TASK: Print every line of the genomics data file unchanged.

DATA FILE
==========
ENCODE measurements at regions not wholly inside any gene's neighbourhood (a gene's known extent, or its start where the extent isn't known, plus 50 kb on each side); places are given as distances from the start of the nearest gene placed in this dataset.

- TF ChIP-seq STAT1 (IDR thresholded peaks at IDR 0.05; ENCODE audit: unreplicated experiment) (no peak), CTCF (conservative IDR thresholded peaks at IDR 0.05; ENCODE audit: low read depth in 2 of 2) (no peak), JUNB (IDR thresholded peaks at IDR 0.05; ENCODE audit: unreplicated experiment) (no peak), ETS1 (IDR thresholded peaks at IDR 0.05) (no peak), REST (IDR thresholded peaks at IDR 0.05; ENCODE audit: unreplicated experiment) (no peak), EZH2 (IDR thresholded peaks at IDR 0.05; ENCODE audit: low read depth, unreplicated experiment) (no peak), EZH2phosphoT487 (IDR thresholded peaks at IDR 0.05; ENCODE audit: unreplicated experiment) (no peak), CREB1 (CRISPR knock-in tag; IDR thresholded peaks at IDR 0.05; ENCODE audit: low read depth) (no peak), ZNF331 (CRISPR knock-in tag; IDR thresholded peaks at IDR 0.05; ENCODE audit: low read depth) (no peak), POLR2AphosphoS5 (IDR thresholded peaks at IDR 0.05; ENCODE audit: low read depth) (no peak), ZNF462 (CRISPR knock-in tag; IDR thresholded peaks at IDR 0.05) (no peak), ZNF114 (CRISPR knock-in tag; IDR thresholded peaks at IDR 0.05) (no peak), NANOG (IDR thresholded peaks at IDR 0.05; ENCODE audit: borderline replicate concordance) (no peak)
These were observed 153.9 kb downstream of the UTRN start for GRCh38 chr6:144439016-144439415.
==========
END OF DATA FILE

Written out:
ENCODE measurements at regions not wholly inside any gene's neighbourhood (a gene's known extent, or its start where the extent isn't known, plus 50 kb on each side); places are given as distances from the start of the nearest gene placed in this dataset.

- TF ChIP-seq STAT1 (IDR thresholded peaks at IDR 0.05; ENCODE audit: unreplicated experiment) (no peak), CTCF (conservative IDR thresholded peaks at IDR 0.05; ENCODE audit: low read depth in 2 of 2) (no peak), JUNB (IDR thresholded peaks at IDR 0.05; ENCODE audit: unreplicated experiment) (no peak), ETS1 (IDR thresholded peaks at IDR 0.05) (no peak), REST (IDR thresholded peaks at IDR 0.05; ENCODE audit: unreplicated experiment) (no peak), EZH2 (IDR thresholded peaks at IDR 0.05; ENCODE audit: low read depth, unreplicated experiment) (no peak), EZH2phosphoT487 (IDR thresholded peaks at IDR 0.05; ENCODE audit: unreplicated experiment) (no peak), CREB1 (CRISPR knock-in tag; IDR thresholded peaks at IDR 0.05; ENCODE audit: low read depth) (no peak), ZNF331 (CRISPR knock-in tag; IDR thresholded peaks at IDR 0.05; ENCODE audit: low read depth) (no peak), POLR2AphosphoS5 (IDR thresholded peaks at IDR 0.05; ENCODE audit: low read depth) (no peak), ZNF462 (CRISPR knock-in tag; IDR thresholded peaks at IDR 0.05) (no peak), ZNF114 (CRISPR knock-in tag; IDR thresholded peaks at IDR 0.05) (no peak), NANOG (IDR thresholded peaks at IDR 0.05; ENCODE audit: borderline replicate concordance) (no peak)
These were observed 153.9 kb downstream of the UTRN start for GRCh38 chr6:144439016-144439415.